Where's Waldo? In his new home...
Last week 16 year old Waldo was facing euthanasia after his owner surrendered him at a Greenwich vet surgery. After CatCuddles stepped into prevent this happening, this week his future is looking far, far brighter; he has just been adopted into a loving new home!
Results like these are the very reason that CatCuddles exists. A life has been saved and a family have gained a wonderful new addition who will no doubt enrich their lives, as all cats who are appreciated do. We'll be checking in on Waldo in the coming weeks to make sure that all goes smoothly with his transition to his new home but we expect that he will be very happy. You can read his story below.
We were contacted by one of our collaborating vets in Greenwich about Waldo, a 16-year old Burmese boy who had been surrendered at their surgery for euthanasia. Waldo’s owners felt unable to care for him any longer.
Waldo has renal disease, extremely common in older cats, but is otherwise healthy. His condition can be managed with a specialised diet, meaning he is capable of living comfortably and happily for many more years.
With this in mind, our collaborating vet was reluctant to proceed with euthanasia. He asked that CatCuddles be contacted for help instead, and thankfully, Waldo’s owner agreed. Of course we said yes - treating the case as an emergency, we were able to bring Waldo into our care within a matter of days, and his life was effectively saved.
He is an incredibly placid, gentle, friendly cat, with the beautiful chocolate and black colouring that is typical of his breed - these pictures don't do him justice. He is a little bit delicate at the moment, so we’re concentrating on feeding him up and building his strength. Like all cats, he deserves the chance to live a full life, comfortable, happy and loved, and this is exactly what we intend to give him in a permanent adoptive home. He will know nothing else for the rest of his days.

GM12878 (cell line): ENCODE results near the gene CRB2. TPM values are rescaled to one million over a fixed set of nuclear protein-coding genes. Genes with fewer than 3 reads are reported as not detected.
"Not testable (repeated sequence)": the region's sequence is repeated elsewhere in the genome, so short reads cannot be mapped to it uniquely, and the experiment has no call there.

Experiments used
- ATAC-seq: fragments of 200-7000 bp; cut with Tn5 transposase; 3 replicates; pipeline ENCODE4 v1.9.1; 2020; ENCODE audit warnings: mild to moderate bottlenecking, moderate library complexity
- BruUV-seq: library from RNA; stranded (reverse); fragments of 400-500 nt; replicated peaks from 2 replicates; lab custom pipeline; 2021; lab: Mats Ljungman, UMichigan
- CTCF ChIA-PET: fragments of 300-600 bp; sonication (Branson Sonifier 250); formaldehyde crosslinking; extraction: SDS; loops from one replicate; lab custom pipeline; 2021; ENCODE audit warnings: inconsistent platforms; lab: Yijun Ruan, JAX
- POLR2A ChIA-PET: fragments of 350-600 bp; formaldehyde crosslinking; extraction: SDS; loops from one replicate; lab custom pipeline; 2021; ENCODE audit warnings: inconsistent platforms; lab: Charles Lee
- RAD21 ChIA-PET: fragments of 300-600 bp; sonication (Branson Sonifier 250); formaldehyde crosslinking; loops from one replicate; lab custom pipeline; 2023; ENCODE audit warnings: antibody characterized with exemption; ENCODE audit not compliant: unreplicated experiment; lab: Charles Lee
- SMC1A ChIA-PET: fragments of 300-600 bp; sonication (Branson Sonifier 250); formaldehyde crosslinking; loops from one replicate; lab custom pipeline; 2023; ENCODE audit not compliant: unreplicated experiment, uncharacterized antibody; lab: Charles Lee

It’s very common for veterinary surgeries to have cats surrendered to them, or even dumped on their premises. This can put veterinary staff in a very difficult position, as clinics are not equipped to house animals in the long-term and often do not have the time or resources to find them new homes.
Though some vets will go above and beyond to avoid euthanasia, options are limited when there are too few rescue places available. This is particularly true in Greenwich, where the demand for rehoming far, far exceeds the services available.